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Jay-Impala-man
3rd December 2004, 07:00
I turned mine into them. Just drilled some holes and put in some air valves and I am now riding on air! And no leaks! 13psi is just right. Using the sorry ass stock springs. A cheap and good trick! The ride is just great! If any one would like to go with air, let me know, and I will give more details. Jay-Impala-man

sportymark
3rd December 2004, 07:28
I cant believe youd have the balls just to drill into the forks! If my wife saw me doing that to my new bike she'd go bananas!

I think I'd prefer to pick up a set of s/h Sport forks.

Well done on the conversion though!

thunderpaw
3rd December 2004, 23:01
Yeah, I did that with my Husqvarna, too, 31 years ago. Worked okay. At the time, the idea was to replace the fork springs, not augment them, with air. Got many miles out and lost pressure...bummer. Keeping the springs, too, was the eventual way to go. I had mine set up so that both legs were equalized and filled at a single point. Only cost a few bucks worth of Weatherhead fittings, and is easily done. Air, as a spring, is naturally progressive.

Kim

SportsterBart
3rd December 2004, 23:21
Jay, did you take the fork caps off first before you drilled them?

I'd be concerned about metal shavings in the forks. Never had much luck with air shocks on my dirt bikes, worked okay on my GPz tho.

Bart

Jay-Impala-man
6th December 2004, 02:48
Yes, I took off the caps 1st. and took them to a shop who does great machine work. He just drilled and tapped the caps and put in air valves that I got at a parts store for $3.99 ea. I then put on some dice that I got at Auto-Zone for $4.00. I put 13psi into each fork leg. Works great! I did put in 15w Bel-Ray fork oil. The socket to fit the chrome nuts is hard to come by for some reason. But I got one for $10.00. I have been on a toy-run today and 3 Sportster folks ask me about my air forks. I have been told many times that Sportster forks and shocks suck! They do!!! 2004 Sportster 1200R. Jay-Impala-man :tour

wowee1
6th December 2004, 02:54
I did that with my '74 TS250 Suzuki...Gotta watch not to put too much air in there..Worked great though, now that I remember.

Jay-Impala-man
6th December 2004, 02:57
Yes, you keep the springs in there. They are just now getting air now. Jay-Impala-man

picowatt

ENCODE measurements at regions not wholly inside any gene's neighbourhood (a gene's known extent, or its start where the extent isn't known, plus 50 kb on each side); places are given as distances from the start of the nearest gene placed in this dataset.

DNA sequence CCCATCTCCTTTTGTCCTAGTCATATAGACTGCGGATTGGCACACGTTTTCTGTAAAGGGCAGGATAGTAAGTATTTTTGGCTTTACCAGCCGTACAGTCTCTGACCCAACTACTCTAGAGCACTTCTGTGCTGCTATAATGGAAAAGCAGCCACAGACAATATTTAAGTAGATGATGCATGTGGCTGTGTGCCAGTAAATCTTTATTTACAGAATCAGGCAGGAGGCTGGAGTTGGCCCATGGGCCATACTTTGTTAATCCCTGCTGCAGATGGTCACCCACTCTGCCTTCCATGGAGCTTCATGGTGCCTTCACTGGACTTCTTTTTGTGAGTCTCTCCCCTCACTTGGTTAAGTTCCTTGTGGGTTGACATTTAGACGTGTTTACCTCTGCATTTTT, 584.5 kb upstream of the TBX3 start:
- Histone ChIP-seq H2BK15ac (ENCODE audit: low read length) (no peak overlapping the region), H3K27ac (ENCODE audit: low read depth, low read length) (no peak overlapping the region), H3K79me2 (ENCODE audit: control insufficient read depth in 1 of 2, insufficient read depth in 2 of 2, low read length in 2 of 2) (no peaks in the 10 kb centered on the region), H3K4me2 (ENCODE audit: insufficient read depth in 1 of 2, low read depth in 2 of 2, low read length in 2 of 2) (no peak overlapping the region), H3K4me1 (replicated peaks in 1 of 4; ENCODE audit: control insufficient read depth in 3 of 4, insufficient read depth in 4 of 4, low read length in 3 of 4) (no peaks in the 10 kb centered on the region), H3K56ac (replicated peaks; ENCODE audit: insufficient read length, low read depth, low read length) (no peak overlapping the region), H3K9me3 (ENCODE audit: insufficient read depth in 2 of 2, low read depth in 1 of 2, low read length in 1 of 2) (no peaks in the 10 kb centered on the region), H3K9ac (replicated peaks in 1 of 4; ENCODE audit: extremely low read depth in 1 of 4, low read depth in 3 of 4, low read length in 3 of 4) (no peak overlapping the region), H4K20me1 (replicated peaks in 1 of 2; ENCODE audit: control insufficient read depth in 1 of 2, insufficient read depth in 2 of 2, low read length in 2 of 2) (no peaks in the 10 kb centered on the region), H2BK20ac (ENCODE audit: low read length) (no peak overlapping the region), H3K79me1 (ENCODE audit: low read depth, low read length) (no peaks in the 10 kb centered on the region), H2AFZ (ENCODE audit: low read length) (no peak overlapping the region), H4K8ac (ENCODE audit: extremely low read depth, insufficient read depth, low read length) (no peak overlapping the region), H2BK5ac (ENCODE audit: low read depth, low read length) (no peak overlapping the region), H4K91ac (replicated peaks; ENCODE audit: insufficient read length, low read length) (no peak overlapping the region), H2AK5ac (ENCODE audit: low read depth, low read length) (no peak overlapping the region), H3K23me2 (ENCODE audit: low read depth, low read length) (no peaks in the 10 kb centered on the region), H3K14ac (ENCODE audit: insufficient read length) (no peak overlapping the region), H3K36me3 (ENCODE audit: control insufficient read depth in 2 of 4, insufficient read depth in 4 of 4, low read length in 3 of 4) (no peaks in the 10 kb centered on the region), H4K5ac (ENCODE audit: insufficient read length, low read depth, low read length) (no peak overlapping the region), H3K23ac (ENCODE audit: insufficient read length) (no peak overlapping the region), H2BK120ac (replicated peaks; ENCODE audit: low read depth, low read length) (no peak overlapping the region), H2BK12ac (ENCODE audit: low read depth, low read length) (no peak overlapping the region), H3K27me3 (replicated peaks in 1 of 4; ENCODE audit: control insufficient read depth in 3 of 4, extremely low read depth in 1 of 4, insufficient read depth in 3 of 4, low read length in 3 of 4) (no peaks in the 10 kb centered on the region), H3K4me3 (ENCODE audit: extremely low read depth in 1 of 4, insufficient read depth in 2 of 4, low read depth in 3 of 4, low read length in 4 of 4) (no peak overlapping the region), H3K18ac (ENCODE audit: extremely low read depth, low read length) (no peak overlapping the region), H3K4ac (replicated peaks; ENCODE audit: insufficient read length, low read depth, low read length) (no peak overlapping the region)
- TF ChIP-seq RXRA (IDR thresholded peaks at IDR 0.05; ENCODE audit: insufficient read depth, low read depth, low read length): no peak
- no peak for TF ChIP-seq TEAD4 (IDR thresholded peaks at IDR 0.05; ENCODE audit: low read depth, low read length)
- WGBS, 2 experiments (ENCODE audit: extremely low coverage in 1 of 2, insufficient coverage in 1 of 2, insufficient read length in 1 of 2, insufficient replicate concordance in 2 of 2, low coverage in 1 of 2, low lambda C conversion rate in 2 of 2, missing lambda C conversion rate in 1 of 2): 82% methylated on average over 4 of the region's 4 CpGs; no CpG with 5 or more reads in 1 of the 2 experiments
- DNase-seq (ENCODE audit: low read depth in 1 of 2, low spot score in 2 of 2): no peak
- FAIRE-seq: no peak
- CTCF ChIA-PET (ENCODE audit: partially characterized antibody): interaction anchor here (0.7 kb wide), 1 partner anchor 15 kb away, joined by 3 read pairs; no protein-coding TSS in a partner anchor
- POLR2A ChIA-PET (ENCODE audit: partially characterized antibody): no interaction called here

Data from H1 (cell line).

13th December 2004, 23:55
Hey Impala man. I am very interested in this mod. Sounds very basic. but very effective. Do you have any pictures

flathead45
14th December 2004, 00:09
I had air forks on my shadow and there was a warning sticker on there that said not to go over 6 pounds of air pressure

just a thought ....

skooter
14th December 2004, 00:18
I remember doing this trick years ago on our dirt bikes. It worked real good even for hard use. I forgot all about it.

Great Idea and real cheap too.

Can't do that on my 1200s forks though. I've got the adjustable spring preload on the top of my forks along with the Rebound adjuster. I don't have a need for this. But if I didn't I'd be heading out to the shed right now!

Ronn39
25th April 2006, 03:40
Hey Impala man. I am very interested in this mod. Sounds very basic. but very effective. Do you have any pictures

I too would like to see that.

Jay-Impala-man
25th April 2006, 09:56
To everyone who replyed to the air forks subject that I posted before, Thanks for all the input that everyone gave. And now I will give a up-date on this subject. I first put in 13psi. It took 6 months to leak down to about 4 psi. I now have 15psi in each leg and believe me, they work great. Don't have a way to make pics, but it works and is cheap!!! It looks like they came from the factory! And everyone just thinks how great some air can work so well. It feels great to put on the front brakes hard and not have the front end doing a dive like before. Thanks again for the reply's. Jay-Impala-man

bplinson
25th April 2006, 10:13
This is a neat mod. You don't have any oil in your forks?

a45junkie
25th April 2006, 12:48
na you leave everything else in there, you just pressurize the airspace above the oil. it doesnt take much air, use a hand pump
but it is hard on the seals if they are not designed for it

lagerdrinker
25th April 2006, 12:49
jay, im not sure exactly whats going on here. you drilled caps, still have springs and still have oil. what you did is pressurize the air in the forks? there is already a pocket of air in the forks otherwise the forks would be hydrolocked and basically solid. i guess works like preload? did it raise the forks any?

lagerdrinker
25th April 2006, 12:50
a45 just answered two of my questions. posted at same time

sportysrock
6th December 2006, 03:50
To resurrect an old thread ...

Any new updates Jay-Impala-Man? How is the air fork mod working out for you? Has anyone else done this mod, and how is it working out?

Thanks!

Jay-Impala-man
11th December 2006, 05:27
Yes I still am enjoying my air forks. I do lose about 3 or 4 psi every 3 months or so. And it will bring up the front end some. I am running about 9 psi in ea. fork leg right now. Fork seals are not leaking. I did this mod over a year ago. So there you have it good people of Sportster land! And remember, "Jesus is the reason for the season" Jay-Impala-man

jms969
16th December 2006, 04:42
I turned mine into them. Just drilled some holes and put in some air valves and I am now riding on air! And no leaks! 13psi is just right. Using the sorry ass stock springs. A cheap and good trick! The ride is just great! If any one would like to go with air, let me know, and I will give more details. Jay-Impala-man

I use about 5 psi in mine with progressive springs, 15wt oil 5.5" from the top...

I did my 1st pair about 30 years ago on a Husky, never looked back :clap

sportysrock
16th December 2006, 14:52
COOL! Another one. It's time to accumulate a few more parts.
Thanks for the replies!

xllent01
16th December 2006, 15:00
Air is nice, nitrogen is better, too much will blow fork seals, best to keep in the lower range 5-8 PSI.

rottenralph
16th December 2006, 15:15